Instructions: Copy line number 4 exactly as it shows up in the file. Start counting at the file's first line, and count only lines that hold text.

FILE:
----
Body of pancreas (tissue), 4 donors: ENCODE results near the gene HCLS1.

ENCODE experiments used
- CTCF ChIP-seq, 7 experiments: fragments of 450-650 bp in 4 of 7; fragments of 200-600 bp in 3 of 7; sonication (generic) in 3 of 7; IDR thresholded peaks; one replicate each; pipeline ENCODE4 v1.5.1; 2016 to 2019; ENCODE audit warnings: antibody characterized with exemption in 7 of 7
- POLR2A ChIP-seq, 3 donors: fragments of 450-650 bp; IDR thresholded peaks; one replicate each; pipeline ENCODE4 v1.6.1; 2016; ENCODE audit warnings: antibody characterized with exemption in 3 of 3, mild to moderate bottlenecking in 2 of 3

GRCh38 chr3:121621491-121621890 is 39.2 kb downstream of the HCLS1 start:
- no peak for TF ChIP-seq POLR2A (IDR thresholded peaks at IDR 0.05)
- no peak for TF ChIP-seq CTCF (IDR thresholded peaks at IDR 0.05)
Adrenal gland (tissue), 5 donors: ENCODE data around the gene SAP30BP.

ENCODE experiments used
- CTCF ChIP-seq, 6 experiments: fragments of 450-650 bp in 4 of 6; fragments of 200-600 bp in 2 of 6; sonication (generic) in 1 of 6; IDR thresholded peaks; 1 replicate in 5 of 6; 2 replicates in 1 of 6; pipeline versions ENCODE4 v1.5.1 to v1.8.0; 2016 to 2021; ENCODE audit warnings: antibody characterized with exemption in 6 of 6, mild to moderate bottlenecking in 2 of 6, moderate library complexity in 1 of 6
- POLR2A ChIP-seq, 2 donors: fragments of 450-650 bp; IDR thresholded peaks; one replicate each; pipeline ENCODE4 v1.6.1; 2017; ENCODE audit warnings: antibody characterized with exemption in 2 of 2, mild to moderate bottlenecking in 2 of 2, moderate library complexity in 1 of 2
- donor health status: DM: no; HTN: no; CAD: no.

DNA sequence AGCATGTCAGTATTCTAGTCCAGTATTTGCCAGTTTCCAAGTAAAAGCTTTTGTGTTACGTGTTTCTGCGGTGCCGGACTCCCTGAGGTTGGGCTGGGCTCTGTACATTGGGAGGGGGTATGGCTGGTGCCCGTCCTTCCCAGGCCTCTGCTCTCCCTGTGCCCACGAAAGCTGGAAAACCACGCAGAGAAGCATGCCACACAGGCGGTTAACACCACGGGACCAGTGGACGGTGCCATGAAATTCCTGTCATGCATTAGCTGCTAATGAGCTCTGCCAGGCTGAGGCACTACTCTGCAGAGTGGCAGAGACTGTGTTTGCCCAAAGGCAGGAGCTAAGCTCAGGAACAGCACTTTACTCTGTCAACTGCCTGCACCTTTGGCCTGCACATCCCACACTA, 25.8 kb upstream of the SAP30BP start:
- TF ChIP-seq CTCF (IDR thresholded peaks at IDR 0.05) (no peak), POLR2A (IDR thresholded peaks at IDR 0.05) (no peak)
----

- POLR2A ChIP-seq, 3 donors: fragments of 450-650 bp; IDR thresholded peaks; one replicate each; pipeline ENCODE4 v1.6.1; 2016; ENCODE audit warnings: antibody characterized with exemption in 3 of 3, mild to moderate bottlenecking in 2 of 3